Armed and masked men cordoned off the the Crimean Tatars' main assembly in the region as security officials searched it, said a member of the ethnic minority, which widely opposed Russia's annexation.
Russia wrested Crimea away from Ukraine and annexed it in March in spite of opposition from the Tatar community, who make up 300,000 of the Black Sea peninsula's 2 million people and are under pressure to align themselves with the new authorities.
"I came to work shortly after 9.30 a.m. but the building was blocked by armed people in balaclavas and uniforms," Dilyaver Akiyev, head of the secretariat of the assembly, or Mejlis, said Tuesday by phone.
"They are not letting anyone in or out, they are assisted by regular police and the FSB [Federal Security Service] is carrying out searches inside," he said from Crimea's provincial capital Simferopol.
Footage from the site showed several armed men masked by black balaclavas guarding the site.
The FSB declined to comment.
Crimean Tatars are deeply distrustful of Moscow after mass deportation of their kin to Central Asia in 1944 under Soviet leader Josef Stalin.
The community leadership ordered a boycott of a popular vote in Crimea that showed a majority of residents supported joining Russia. Tatars called for autonomy and shunned regional elections after the annexation.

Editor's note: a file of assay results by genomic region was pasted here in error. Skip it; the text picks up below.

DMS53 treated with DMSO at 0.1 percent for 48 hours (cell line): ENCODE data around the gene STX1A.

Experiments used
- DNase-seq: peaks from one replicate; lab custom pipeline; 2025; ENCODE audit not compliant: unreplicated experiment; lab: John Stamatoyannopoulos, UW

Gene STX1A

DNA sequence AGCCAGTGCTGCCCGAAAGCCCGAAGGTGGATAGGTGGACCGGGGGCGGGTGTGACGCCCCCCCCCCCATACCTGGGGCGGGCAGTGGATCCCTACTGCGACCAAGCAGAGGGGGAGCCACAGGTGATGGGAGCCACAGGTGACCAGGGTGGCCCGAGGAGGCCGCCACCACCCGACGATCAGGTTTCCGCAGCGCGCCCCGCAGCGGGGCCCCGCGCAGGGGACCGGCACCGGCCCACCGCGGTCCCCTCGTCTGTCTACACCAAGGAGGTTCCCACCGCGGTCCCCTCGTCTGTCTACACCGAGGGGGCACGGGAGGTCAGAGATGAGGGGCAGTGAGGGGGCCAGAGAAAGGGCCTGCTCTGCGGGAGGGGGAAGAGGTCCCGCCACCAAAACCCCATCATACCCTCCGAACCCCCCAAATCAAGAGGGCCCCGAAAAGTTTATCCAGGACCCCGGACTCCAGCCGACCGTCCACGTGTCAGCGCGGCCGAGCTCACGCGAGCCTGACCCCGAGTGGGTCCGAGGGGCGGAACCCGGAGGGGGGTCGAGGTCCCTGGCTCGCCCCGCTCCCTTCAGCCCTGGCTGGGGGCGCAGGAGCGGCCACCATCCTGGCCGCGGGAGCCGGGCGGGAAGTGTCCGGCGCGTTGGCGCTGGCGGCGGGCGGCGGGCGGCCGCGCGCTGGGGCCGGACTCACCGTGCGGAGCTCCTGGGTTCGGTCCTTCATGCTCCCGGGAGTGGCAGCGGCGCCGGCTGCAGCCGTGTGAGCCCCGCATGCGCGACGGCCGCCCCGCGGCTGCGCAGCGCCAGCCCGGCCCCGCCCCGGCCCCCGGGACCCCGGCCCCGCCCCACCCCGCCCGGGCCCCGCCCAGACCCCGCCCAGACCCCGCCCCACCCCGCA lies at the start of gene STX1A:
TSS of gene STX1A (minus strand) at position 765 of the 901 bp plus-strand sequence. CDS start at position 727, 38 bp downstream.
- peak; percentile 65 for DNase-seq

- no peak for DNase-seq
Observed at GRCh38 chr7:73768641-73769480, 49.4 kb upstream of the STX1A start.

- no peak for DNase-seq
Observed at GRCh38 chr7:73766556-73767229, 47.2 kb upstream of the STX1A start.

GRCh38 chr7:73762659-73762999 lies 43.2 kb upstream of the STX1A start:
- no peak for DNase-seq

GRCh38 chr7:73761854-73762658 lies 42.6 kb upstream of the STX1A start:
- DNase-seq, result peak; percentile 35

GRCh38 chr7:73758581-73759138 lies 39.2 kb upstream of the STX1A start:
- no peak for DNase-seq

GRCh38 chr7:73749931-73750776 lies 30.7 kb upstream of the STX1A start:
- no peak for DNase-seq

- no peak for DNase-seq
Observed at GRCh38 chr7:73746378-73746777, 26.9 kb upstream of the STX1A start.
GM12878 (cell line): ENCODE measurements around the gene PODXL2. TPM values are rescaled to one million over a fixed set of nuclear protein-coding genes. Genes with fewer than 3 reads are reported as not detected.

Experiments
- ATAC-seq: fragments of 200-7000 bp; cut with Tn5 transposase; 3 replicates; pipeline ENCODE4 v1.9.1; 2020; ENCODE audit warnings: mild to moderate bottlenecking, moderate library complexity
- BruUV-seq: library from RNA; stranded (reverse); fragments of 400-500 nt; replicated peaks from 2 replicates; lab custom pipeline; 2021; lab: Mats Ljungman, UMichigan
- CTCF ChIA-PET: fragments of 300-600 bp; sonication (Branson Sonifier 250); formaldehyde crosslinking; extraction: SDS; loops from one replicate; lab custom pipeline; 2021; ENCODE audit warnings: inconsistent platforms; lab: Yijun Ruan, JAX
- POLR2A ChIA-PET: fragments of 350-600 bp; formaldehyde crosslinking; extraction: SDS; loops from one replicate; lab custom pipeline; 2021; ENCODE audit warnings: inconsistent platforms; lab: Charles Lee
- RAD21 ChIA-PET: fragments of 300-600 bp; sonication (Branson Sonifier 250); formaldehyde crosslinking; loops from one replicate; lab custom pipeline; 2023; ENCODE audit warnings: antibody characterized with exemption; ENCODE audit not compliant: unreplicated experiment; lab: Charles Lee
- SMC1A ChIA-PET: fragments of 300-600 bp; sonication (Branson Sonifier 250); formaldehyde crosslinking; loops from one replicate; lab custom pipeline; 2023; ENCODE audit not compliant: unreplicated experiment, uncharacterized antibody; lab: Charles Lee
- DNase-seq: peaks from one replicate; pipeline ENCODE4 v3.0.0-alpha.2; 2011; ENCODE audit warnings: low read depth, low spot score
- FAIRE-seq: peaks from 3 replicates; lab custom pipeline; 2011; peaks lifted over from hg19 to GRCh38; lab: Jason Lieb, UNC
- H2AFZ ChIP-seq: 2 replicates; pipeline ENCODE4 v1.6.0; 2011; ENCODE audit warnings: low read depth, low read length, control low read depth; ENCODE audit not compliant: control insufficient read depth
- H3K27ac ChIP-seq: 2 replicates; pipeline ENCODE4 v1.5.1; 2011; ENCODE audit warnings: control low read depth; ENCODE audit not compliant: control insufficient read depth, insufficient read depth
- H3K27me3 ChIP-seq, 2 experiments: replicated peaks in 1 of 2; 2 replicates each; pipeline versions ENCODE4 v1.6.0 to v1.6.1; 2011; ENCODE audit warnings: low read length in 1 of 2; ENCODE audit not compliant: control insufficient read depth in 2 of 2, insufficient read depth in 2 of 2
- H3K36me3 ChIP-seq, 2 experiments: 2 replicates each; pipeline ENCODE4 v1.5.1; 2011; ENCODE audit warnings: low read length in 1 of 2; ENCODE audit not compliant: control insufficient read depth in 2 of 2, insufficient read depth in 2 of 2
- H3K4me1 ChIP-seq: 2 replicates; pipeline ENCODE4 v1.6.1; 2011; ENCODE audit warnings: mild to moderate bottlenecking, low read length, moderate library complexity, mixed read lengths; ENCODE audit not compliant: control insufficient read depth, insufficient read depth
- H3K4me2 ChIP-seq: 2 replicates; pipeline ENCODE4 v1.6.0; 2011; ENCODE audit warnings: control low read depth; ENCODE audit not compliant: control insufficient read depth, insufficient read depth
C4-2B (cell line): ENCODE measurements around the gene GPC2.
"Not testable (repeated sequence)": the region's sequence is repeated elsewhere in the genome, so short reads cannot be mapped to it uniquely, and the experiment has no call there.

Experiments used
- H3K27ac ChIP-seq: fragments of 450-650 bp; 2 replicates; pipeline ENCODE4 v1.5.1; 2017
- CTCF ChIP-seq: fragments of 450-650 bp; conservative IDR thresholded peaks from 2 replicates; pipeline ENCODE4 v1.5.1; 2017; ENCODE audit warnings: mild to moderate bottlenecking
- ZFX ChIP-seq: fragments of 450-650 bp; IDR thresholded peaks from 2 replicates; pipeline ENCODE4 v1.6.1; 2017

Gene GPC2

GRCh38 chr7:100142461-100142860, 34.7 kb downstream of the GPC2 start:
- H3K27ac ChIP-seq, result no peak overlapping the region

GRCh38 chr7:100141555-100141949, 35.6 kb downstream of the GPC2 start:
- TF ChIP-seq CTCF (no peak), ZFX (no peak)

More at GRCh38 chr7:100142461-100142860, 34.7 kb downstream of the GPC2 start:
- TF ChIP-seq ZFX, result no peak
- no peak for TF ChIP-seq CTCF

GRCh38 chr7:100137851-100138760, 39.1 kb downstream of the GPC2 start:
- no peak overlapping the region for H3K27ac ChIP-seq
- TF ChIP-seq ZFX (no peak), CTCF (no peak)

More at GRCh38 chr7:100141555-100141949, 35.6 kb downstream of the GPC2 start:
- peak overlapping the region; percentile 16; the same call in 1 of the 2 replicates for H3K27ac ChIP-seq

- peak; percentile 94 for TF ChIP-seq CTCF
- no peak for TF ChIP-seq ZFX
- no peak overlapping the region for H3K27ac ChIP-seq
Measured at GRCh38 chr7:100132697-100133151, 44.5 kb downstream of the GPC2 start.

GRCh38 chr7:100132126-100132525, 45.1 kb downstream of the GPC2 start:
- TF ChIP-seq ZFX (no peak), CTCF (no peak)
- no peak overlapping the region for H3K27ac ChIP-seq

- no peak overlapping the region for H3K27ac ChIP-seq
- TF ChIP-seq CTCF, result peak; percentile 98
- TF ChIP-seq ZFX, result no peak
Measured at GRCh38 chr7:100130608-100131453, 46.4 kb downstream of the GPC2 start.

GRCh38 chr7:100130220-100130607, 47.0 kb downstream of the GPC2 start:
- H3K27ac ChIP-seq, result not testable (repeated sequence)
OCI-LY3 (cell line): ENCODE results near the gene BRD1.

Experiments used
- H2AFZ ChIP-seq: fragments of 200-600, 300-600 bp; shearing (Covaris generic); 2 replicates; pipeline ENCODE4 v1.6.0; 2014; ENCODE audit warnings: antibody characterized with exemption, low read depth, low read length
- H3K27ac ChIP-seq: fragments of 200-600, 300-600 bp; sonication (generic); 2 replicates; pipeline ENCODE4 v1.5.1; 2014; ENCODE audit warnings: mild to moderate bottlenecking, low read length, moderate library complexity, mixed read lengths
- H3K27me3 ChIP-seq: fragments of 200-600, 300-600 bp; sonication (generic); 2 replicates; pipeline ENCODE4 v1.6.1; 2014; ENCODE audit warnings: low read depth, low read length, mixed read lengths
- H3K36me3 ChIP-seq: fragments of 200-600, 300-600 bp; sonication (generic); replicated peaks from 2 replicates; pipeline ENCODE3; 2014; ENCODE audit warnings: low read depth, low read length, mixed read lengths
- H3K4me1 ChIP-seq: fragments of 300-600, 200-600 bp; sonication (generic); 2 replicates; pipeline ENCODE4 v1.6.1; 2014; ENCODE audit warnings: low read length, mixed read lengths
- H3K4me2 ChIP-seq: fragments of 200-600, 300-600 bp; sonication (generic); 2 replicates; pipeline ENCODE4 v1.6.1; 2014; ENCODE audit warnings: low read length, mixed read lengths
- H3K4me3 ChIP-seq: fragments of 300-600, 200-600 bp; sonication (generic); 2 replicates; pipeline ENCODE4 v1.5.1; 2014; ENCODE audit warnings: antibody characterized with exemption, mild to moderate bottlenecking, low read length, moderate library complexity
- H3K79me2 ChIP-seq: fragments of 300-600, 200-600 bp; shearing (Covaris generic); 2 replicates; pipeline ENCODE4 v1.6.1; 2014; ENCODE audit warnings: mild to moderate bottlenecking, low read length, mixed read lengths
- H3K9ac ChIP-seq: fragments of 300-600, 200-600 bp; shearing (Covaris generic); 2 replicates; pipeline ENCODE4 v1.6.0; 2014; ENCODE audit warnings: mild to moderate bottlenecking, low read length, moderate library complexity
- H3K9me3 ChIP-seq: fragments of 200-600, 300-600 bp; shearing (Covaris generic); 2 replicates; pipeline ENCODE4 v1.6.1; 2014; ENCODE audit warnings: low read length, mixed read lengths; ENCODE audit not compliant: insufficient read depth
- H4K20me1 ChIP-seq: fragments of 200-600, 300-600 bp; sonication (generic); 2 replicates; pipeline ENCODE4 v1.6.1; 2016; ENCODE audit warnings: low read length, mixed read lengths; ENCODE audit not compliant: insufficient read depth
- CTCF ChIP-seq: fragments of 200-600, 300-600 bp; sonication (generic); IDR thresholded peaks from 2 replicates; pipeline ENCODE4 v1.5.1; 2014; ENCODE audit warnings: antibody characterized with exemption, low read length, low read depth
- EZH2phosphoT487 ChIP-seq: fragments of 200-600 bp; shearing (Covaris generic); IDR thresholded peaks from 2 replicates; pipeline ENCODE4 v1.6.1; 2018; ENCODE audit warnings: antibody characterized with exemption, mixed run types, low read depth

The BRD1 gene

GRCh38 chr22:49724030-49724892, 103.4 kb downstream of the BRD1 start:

At least two of the Crimean Tatars' senior leaders are now living outside the region and accuse Russia of not allowing them back in.
"The policy of mounting pressure on us, on the Mejlis and the community, continues and is growing in force," Akiyev said. "That is to force us to conform with the new authorities, especially now after the elections.
"But we are not breaking any laws, there are no grounds for any searches," he added.
The Council of Europe's human rights commissioner, Nils Muiznieks, says pressure has increased on Tatars since the annexation, including raids on their businesses and schools.
Russian President Vladimir Putin in April signed a treaty rehabilitating them along with other ethnic minorities who suffered under Stalin.
The mix of pressure and promises to respect their rights has left Crimean Tatars split over whether to resist or deal with Russia.
Kiev and the West introduced sanctions against Russia over Crimea and then expanded them as the pro-Russian separatist unrest spread to eastern Ukraine.
Unlike in Crimea, which was seized by Russian troops largely without bloodshed, the conflict in eastern Ukraine has killed more than 3,000 people, according to the United Nations.